From Broadband Breakfast:

Federal Communications Commissioner Nathan Simington said last week he would welcome congressional legislation to address debates over policy on net neutrality that continue to rage as the commission considers provisions that would protect the principle.

In a keynote address at an event Thursday on net neutrality hosted by think tank The R Street Institute, the Republican commissioner — who has opposed the net neutrality provisions imposed in 2015 by the commission under the former President Barack Obama – indicated he would prefer legislative action on net neutrality policy to proposals of Democratic FCC commissioners to regulate it through policy of the commission.

“Personally I would welcome congressional action to put this issue to rest,” said Simington, “I think a good law would focus on preventing blocking.”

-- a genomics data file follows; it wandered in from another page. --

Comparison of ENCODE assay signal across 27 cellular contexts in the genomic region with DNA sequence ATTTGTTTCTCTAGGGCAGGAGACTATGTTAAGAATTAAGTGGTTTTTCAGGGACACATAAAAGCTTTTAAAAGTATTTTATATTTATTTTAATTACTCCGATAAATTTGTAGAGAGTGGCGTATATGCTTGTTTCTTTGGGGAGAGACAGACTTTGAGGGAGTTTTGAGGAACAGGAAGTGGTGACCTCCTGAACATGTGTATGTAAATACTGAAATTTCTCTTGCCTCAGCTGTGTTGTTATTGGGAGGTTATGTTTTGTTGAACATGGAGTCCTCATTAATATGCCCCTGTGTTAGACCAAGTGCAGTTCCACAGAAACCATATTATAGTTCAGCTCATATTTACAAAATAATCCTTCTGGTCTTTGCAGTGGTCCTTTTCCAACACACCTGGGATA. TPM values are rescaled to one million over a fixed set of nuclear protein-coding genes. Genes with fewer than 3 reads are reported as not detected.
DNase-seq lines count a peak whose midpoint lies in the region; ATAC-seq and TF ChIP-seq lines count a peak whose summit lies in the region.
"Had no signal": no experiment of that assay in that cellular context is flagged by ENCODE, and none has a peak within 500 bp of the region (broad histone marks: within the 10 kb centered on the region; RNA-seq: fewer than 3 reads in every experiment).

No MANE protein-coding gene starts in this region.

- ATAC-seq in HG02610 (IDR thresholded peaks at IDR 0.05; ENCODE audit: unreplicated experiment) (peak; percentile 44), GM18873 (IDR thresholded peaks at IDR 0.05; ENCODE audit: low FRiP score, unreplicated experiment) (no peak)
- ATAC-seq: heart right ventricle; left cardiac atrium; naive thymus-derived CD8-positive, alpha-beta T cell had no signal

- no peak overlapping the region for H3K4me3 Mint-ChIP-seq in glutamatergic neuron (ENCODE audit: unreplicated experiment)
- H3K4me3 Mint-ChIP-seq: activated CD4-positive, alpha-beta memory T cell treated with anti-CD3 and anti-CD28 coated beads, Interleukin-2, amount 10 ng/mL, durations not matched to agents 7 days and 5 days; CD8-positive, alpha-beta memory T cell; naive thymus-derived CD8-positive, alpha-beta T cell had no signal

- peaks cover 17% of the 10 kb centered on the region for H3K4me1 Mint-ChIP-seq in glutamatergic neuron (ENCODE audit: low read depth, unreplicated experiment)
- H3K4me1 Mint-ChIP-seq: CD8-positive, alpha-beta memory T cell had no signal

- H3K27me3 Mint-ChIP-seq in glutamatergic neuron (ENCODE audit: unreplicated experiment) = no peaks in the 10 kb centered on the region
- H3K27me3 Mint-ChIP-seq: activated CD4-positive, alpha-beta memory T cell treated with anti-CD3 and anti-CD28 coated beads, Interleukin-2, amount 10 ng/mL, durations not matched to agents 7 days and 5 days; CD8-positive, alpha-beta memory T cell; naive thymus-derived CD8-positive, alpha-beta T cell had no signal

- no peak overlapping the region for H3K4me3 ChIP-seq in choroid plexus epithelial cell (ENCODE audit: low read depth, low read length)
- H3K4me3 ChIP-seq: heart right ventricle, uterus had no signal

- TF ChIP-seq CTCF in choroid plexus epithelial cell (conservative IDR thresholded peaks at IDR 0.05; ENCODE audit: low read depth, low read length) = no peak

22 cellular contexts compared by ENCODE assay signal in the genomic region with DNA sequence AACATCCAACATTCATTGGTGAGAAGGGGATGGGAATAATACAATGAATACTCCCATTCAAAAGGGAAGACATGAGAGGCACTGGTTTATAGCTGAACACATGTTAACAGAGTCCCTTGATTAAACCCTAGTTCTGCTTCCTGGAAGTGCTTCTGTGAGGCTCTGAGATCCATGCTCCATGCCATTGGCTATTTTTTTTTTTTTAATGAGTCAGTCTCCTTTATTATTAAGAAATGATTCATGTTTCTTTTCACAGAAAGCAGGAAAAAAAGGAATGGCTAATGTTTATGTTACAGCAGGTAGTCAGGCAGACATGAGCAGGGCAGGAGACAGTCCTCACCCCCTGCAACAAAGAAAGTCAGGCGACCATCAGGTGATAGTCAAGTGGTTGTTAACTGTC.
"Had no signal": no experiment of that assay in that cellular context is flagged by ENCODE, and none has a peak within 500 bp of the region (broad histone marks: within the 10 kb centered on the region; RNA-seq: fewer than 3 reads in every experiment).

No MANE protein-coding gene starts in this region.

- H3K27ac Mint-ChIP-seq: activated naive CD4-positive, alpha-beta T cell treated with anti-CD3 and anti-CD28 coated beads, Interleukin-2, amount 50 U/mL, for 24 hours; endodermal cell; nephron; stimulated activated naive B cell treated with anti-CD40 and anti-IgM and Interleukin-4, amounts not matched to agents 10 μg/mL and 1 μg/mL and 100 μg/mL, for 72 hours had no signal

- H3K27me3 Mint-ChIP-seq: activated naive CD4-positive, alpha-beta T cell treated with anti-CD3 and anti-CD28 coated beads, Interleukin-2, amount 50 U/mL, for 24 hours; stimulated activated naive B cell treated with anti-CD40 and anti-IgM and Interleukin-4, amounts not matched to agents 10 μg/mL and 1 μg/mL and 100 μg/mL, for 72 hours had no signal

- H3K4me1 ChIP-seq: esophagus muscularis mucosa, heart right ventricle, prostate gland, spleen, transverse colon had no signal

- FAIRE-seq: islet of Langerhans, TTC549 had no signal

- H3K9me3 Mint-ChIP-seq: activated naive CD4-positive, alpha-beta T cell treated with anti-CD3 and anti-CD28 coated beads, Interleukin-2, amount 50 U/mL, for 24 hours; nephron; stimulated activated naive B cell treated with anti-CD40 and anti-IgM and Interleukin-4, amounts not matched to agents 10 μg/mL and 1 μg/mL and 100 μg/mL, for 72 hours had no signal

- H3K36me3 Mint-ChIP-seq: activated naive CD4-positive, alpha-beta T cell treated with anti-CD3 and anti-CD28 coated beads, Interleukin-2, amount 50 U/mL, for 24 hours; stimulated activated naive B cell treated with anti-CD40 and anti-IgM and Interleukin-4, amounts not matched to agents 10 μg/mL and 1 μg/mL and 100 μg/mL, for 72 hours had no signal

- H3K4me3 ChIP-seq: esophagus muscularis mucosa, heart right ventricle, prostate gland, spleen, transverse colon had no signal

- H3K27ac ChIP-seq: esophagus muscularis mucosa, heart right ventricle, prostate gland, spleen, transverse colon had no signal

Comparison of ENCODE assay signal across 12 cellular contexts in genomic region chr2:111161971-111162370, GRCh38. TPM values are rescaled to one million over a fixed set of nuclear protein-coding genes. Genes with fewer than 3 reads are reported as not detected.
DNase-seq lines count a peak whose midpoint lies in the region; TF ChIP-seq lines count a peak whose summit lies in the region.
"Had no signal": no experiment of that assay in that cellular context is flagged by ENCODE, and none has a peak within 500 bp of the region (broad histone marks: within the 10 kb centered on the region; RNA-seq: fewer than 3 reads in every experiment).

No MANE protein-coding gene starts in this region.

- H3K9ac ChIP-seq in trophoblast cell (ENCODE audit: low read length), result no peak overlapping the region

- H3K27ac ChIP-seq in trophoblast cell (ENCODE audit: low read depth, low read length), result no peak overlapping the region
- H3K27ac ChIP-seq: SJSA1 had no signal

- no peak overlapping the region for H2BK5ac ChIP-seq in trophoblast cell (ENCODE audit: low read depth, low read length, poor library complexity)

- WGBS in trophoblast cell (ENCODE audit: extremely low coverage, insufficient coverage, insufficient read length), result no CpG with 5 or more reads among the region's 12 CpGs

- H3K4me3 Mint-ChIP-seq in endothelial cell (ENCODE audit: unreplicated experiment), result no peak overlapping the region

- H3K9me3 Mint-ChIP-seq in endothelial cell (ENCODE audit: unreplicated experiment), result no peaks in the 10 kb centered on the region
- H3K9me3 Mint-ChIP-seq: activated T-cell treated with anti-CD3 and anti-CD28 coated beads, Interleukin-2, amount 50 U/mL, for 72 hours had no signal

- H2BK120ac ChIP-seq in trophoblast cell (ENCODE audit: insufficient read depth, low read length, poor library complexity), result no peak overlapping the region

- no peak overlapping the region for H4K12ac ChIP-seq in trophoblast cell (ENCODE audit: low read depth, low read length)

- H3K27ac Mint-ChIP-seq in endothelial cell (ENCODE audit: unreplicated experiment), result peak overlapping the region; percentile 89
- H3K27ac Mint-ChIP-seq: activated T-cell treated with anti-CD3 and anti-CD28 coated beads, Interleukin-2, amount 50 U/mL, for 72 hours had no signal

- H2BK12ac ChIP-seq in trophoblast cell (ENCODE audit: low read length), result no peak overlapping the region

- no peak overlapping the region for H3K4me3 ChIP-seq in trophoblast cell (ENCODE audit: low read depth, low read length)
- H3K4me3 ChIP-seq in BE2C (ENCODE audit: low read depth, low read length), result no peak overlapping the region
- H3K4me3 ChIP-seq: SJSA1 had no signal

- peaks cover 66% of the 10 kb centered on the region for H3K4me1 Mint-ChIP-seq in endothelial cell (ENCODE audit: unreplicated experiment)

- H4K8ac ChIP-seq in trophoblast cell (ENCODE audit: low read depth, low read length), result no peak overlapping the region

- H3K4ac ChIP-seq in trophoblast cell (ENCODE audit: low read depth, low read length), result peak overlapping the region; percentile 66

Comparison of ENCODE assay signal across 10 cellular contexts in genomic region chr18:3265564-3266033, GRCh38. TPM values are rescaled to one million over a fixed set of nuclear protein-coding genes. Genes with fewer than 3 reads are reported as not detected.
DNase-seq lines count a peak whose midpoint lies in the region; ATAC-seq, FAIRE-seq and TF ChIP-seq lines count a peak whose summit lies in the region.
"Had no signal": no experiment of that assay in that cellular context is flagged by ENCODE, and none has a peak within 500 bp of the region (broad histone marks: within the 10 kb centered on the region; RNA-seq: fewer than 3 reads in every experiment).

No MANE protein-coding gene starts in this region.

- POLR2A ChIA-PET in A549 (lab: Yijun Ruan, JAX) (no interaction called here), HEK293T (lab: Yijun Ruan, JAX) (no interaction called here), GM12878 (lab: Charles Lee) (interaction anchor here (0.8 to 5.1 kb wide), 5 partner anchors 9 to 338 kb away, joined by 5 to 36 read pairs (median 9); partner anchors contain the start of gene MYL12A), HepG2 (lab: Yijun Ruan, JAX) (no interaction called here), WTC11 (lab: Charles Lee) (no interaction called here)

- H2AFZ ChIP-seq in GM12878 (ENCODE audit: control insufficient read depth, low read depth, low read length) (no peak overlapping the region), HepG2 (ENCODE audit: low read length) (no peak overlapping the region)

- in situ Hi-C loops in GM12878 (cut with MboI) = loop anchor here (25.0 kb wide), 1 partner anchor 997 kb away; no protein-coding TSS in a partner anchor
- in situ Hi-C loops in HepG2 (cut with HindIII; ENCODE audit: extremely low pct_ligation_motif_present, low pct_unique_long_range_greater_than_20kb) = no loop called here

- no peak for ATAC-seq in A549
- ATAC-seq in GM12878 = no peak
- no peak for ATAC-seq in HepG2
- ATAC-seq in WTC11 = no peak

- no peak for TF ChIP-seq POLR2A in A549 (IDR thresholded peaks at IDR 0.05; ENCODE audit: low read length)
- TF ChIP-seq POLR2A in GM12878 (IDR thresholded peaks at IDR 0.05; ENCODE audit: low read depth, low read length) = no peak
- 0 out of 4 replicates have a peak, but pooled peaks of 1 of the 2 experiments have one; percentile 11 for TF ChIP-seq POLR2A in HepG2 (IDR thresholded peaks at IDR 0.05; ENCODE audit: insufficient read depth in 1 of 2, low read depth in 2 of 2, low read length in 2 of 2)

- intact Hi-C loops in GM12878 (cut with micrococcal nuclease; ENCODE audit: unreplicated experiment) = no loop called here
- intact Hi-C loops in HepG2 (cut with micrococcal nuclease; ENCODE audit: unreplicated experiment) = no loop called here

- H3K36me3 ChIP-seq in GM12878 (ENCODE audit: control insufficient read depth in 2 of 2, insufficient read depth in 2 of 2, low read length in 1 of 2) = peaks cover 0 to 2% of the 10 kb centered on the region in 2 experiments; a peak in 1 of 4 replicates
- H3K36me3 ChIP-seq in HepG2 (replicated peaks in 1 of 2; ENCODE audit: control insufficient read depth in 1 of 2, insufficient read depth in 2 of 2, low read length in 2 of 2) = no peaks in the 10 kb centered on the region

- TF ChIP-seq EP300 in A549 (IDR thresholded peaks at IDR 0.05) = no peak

Under the administration of former President Donald Trump, the FCC had in 2017 reversed the Obama-era net neutrality provisions, which prevented internet service providers from having a hand manipulating the data traffic over their networks to do things like provide faster or free access to certain applications.

Simington’s comment is significant for two reasons: because it comes after FCC Chairwoman Jessica Rosenworcel told lawmakers earlier this year that she is committed to the idea of the restoration of net neutrality principles; and because the commission is on the cusp of a Senate-approved fifth commissioner in Democrat and net neutrality advocate Gigi Sohn, which would break the 2-2 party split and would signal less friction when approving the Democratic agenda.

Thursday’s event also featured a panel that discussed issues such as whether a new agency must be created to deal with issues of net neutrality or whether an existing body such as the Federal Trade Commission can fulfill that role.